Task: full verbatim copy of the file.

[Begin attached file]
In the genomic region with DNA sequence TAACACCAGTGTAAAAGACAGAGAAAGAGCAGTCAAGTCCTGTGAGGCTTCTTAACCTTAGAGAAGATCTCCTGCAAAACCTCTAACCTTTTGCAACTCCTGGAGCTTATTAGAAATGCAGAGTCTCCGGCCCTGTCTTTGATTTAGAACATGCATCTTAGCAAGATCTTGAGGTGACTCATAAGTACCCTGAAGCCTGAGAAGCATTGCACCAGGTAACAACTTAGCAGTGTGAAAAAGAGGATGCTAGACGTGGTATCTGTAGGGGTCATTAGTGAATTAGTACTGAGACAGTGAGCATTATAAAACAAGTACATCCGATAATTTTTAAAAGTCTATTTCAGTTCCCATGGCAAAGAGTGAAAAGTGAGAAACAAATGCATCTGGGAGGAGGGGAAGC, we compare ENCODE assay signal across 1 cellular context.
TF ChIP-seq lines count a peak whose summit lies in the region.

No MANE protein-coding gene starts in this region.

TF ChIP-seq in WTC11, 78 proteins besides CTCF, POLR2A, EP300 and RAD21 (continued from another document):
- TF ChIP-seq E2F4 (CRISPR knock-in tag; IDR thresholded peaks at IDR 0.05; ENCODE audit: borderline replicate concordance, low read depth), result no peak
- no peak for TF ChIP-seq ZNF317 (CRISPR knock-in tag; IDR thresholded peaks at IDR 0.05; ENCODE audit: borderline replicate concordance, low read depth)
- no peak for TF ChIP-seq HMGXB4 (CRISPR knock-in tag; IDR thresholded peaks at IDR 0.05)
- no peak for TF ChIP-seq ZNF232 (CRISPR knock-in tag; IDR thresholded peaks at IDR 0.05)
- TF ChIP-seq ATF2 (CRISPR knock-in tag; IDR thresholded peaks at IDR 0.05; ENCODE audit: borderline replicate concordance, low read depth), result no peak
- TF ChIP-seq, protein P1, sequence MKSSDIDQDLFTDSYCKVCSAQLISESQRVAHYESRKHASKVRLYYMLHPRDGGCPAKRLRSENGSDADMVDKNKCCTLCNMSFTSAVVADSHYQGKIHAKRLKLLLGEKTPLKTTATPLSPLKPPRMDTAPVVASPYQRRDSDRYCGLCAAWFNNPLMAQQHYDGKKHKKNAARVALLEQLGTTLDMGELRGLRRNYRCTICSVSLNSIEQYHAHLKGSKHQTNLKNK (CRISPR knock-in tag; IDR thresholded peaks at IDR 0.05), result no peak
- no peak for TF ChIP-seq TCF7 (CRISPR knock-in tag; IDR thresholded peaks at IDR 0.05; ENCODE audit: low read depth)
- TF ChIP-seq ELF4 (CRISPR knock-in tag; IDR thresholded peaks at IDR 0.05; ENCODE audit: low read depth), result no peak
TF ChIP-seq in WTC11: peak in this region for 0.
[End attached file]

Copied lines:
In the genomic region with DNA sequence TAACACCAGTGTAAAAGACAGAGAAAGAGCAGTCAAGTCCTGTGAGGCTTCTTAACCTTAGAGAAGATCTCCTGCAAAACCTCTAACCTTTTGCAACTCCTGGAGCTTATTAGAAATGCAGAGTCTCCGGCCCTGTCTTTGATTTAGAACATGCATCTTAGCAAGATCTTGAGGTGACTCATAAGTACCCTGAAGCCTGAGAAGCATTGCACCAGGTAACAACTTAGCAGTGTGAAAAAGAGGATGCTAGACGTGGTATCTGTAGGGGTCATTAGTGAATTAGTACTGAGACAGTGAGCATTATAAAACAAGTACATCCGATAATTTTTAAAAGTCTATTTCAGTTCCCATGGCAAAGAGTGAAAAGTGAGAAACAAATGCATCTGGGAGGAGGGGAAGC, we compare ENCODE assay signal across 1 cellular context.
TF ChIP-seq lines count a peak whose summit lies in the region.

No MANE protein-coding gene starts in this region.

TF ChIP-seq in WTC11, 78 proteins besides CTCF, POLR2A, EP300 and RAD21 (continued from another document):
- TF ChIP-seq E2F4 (CRISPR knock-in tag; IDR thresholded peaks at IDR 0.05; ENCODE audit: borderline replicate concordance, low read depth), result no peak
- no peak for TF ChIP-seq ZNF317 (CRISPR knock-in tag; IDR thresholded peaks at IDR 0.05; ENCODE audit: borderline replicate concordance, low read depth)
- no peak for TF ChIP-seq HMGXB4 (CRISPR knock-in tag; IDR thresholded peaks at IDR 0.05)
- no peak for TF ChIP-seq ZNF232 (CRISPR knock-in tag; IDR thresholded peaks at IDR 0.05)
- TF ChIP-seq ATF2 (CRISPR knock-in tag; IDR thresholded peaks at IDR 0.05; ENCODE audit: borderline replicate concordance, low read depth), result no peak
- TF ChIP-seq, protein P1, sequence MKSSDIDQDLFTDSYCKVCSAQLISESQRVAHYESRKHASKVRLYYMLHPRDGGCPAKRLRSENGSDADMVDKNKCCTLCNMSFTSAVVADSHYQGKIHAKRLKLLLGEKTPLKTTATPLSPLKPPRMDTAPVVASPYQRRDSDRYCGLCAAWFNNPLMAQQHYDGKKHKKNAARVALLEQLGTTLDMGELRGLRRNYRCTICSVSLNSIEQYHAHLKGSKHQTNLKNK (CRISPR knock-in tag; IDR thresholded peaks at IDR 0.05), result no peak
- no peak for TF ChIP-seq TCF7 (CRISPR knock-in tag; IDR thresholded peaks at IDR 0.05; ENCODE audit: low read depth)
- TF ChIP-seq ELF4 (CRISPR knock-in tag; IDR thresholded peaks at IDR 0.05; ENCODE audit: low read depth), result no peak
TF ChIP-seq in WTC11: peak in this region for 0.